They hold cultural programmes, celebrate their births and marriages with the traditional Sindhi-Hindu rites, and engage in philanthropy unrivalled by any other South Asian expatriate community. They worry that their children won’t be able to speak Sindhi; they worry about the plight of their Hindu brothers left behind in Sindh, subject to discrimination and insecurity as minorities in a land that is growing more strictly Muslim day by day. And they worry about Sindh itself, which they see as suffering greatly under leader after leader, regime after regime, none of whom care much for the fortunes of Sindh or the Sindhis.
There is resentment about the loss these Sindhis had to endure, and their feelings towards Pakistan are not exactly friendly or forgiving. They see Sindh as an endangered land, oppressed by ethnic forces that are alien to the culture that spawned the civilisation of Moenjodaro and the Indus Valley. Their websites are full of anti-Pakistan rhetoric; they accuse the government of erasing the pre-Muslim parts of Sindhi history from the textbooks.
The bitterness felt by those who left Pakistan in 1947 is felt by their sons and daughters and will be felt by future generations, who have no good memories of living in Sindh to counteract the anger they feel at having had to give up their heritage and start all over again in India and elsewhere. Many Hindus who migrated to India immediately joined Hindu nationalist parties like the RSS — L.K. Advani being the most well-known example.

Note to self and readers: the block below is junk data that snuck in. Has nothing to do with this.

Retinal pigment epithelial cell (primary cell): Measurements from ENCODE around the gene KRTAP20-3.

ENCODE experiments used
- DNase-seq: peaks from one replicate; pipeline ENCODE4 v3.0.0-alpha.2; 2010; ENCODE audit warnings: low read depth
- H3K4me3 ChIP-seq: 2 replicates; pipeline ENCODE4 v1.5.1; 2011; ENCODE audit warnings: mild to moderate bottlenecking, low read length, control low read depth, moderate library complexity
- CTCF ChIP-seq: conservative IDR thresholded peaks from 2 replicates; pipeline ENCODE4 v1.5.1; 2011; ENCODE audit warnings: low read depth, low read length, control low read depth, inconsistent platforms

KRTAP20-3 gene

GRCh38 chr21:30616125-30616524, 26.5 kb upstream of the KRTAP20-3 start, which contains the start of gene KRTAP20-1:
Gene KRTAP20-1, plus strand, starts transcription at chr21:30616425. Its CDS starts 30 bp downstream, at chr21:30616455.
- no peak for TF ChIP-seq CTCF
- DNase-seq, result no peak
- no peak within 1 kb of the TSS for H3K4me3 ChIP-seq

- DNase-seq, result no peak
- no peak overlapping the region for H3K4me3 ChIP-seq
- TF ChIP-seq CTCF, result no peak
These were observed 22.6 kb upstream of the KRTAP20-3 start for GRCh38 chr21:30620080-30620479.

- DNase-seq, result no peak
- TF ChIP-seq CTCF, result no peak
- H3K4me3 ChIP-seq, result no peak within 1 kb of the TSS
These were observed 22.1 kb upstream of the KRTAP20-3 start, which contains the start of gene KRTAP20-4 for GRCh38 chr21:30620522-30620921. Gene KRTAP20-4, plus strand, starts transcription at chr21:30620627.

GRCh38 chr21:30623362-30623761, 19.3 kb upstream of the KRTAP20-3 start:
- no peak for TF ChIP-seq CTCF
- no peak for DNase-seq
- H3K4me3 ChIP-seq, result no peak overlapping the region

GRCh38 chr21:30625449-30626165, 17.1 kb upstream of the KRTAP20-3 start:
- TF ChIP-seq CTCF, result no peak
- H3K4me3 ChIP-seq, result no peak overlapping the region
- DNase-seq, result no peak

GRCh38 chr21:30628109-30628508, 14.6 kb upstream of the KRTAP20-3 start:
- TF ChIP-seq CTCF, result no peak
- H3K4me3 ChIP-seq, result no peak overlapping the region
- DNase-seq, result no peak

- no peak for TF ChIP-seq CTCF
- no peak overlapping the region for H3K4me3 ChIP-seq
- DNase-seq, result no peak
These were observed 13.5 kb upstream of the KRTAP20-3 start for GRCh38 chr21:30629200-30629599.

Rather than glean all my information from the Internet and books, I wanted to speak to members of the Sindhi Hindu community in other parts of the world for their views. I was given the name of a prominent Sindhi Hindu businessman, and I wrote to him with this aim in mind, asking him to write back soon so that I could include his views in this column. He never replied. Perhaps he was busy, or perhaps he never received my email. Still, I can’t help but think that his silence is symbolic of the vast gulf that lies between the Sindhis in Sindh and the Sindhi Hindus abroad.
Will anyone ever be able to bridge that gap? Or have all the bridges between the Sindhi Hindus and Sindh been burnt forever?
The writer is a novelist.